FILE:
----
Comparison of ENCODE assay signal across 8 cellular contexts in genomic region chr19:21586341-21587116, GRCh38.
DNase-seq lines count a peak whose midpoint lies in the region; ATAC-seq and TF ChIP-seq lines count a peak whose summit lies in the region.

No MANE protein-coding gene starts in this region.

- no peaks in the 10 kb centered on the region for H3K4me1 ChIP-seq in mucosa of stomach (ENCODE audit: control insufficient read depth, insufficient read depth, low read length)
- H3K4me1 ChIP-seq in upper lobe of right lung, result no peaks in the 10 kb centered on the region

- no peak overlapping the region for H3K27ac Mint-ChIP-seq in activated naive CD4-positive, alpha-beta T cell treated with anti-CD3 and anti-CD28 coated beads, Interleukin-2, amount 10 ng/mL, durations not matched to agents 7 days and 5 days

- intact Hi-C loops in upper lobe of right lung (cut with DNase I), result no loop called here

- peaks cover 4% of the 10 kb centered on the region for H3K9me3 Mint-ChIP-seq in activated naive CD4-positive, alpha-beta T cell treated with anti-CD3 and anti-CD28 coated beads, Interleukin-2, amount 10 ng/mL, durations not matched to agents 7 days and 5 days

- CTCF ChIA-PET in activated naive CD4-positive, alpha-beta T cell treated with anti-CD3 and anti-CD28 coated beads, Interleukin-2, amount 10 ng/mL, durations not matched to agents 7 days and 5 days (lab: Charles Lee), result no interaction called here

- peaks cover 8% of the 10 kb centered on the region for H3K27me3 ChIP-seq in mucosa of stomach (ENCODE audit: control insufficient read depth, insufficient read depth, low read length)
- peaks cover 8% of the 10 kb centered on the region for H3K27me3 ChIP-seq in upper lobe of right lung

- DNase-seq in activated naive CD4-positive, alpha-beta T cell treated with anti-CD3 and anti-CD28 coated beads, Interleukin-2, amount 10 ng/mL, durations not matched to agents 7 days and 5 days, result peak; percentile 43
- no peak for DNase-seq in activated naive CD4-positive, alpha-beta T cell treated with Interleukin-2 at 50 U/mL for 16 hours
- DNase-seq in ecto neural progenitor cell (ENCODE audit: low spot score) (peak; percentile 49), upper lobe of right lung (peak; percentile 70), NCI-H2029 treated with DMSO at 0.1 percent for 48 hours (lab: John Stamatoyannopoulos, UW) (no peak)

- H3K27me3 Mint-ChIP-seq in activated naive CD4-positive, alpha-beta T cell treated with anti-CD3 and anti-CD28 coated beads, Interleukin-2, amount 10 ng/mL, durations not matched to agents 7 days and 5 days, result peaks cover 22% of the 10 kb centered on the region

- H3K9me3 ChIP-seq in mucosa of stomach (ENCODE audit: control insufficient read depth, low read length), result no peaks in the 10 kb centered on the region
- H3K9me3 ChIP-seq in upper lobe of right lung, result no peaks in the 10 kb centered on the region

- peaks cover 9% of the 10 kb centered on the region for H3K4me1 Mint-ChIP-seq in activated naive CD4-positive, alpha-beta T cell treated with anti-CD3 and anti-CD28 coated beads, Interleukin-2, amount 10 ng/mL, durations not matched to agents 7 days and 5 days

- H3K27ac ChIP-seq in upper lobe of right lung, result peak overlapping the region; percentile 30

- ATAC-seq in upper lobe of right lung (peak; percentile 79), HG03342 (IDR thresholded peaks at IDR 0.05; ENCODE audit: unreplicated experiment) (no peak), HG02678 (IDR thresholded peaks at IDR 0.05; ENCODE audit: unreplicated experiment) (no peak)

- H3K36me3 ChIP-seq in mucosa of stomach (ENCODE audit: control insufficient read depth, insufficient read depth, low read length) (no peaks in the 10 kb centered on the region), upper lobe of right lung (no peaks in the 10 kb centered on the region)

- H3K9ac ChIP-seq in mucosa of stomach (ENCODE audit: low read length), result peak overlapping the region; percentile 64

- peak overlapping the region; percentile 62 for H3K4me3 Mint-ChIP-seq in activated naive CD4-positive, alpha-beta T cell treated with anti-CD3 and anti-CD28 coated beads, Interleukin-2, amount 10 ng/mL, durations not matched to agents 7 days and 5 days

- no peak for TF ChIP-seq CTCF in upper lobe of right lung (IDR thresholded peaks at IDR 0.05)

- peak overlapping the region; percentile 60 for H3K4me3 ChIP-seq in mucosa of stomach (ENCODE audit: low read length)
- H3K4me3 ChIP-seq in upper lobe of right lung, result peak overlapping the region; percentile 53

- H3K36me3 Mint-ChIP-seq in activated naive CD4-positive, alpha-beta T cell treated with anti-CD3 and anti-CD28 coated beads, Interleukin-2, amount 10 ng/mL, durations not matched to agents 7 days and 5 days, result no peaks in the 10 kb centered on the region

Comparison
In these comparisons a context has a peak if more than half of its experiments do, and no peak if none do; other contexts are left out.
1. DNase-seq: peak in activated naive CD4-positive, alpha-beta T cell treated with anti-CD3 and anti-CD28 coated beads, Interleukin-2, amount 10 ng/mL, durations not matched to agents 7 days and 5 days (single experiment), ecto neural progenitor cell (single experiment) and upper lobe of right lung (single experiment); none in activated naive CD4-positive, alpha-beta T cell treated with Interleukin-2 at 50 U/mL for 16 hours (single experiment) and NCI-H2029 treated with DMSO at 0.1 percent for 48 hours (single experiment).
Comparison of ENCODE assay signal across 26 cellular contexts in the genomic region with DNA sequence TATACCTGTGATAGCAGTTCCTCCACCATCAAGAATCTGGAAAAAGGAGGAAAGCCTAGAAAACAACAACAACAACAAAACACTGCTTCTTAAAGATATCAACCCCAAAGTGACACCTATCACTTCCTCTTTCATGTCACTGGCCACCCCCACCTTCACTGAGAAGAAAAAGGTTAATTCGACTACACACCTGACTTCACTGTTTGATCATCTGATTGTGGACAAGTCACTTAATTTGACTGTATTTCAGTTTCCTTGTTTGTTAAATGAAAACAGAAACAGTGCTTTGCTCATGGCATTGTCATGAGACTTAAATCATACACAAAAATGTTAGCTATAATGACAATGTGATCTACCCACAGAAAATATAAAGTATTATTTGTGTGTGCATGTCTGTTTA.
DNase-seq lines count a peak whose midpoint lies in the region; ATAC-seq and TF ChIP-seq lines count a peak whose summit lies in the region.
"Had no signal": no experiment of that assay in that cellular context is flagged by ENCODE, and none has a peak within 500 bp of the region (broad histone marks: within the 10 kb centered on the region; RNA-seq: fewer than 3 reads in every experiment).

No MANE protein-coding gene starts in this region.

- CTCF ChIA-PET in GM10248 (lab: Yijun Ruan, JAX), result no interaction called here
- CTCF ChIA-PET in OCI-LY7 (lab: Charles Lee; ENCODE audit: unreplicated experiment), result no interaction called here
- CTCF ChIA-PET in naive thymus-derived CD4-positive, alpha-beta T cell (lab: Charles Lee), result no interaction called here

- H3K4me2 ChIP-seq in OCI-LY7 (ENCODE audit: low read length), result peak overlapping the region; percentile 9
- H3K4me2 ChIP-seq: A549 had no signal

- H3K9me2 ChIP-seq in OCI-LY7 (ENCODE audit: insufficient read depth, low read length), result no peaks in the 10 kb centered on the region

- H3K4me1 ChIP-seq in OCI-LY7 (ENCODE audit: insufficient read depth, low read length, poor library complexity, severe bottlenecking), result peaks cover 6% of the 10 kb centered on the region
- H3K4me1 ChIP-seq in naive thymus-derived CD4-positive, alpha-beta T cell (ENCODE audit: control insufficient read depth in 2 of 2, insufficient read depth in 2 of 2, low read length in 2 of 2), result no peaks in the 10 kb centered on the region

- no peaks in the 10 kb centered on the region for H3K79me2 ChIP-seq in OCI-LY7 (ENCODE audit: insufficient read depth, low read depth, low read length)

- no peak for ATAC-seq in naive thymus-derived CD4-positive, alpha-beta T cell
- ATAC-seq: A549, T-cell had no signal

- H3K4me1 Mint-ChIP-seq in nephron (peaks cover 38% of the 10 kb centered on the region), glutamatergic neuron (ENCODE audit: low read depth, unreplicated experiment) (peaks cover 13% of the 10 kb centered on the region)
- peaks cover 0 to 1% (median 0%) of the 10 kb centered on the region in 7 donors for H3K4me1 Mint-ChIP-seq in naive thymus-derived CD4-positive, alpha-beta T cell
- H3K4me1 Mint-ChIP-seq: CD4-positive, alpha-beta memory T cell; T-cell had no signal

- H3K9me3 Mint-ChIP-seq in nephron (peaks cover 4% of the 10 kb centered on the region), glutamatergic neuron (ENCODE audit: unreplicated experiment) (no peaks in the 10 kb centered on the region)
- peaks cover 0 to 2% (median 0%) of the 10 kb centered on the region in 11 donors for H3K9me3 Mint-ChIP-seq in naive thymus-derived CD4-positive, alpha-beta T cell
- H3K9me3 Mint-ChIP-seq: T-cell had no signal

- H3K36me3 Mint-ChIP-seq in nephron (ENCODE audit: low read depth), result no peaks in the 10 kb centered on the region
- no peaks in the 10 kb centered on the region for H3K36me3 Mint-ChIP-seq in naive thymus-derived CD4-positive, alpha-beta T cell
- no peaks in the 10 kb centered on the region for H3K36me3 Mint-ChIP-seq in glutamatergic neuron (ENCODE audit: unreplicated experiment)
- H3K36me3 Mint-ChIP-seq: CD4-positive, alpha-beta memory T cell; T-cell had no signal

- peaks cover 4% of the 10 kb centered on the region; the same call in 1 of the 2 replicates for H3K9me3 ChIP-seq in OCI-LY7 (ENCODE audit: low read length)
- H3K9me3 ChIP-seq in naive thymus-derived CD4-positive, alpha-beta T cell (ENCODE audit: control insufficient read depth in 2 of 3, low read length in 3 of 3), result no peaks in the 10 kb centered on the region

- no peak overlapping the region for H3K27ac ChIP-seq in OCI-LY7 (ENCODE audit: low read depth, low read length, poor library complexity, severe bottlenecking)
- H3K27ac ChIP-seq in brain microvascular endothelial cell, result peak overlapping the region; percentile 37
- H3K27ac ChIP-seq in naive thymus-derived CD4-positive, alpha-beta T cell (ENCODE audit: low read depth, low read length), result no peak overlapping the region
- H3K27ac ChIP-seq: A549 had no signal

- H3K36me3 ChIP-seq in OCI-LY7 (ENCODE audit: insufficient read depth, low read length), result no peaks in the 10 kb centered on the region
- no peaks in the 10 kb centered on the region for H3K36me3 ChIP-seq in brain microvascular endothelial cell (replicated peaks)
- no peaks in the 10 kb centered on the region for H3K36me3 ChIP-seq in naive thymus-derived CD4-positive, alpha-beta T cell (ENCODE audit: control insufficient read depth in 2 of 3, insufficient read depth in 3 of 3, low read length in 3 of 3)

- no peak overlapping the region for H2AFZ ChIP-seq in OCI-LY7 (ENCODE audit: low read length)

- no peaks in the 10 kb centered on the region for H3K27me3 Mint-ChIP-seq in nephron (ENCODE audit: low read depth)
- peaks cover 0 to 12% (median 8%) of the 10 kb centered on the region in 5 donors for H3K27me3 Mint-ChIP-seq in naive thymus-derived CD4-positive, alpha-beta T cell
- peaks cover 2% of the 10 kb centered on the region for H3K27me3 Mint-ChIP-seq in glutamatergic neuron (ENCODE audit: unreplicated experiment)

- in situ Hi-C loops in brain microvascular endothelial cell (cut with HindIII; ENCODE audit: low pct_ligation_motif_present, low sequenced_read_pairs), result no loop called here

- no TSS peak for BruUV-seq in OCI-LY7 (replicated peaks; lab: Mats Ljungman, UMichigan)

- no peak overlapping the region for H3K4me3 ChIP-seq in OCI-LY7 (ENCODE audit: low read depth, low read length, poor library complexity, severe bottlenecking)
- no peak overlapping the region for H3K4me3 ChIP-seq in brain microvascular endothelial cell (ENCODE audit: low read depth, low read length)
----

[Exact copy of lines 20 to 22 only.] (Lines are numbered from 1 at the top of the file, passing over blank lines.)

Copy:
- ATAC-seq in upper lobe of right lung (peak; percentile 79), HG03342 (IDR thresholded peaks at IDR 0.05; ENCODE audit: unreplicated experiment) (no peak), HG02678 (IDR thresholded peaks at IDR 0.05; ENCODE audit: unreplicated experiment) (no peak)

- H3K36me3 ChIP-seq in mucosa of stomach (ENCODE audit: control insufficient read depth, insufficient read depth, low read length) (no peaks in the 10 kb centered on the region), upper lobe of right lung (no peaks in the 10 kb centered on the region)

- H3K9ac ChIP-seq in mucosa of stomach (ENCODE audit: low read length), result peak overlapping the region; percentile 64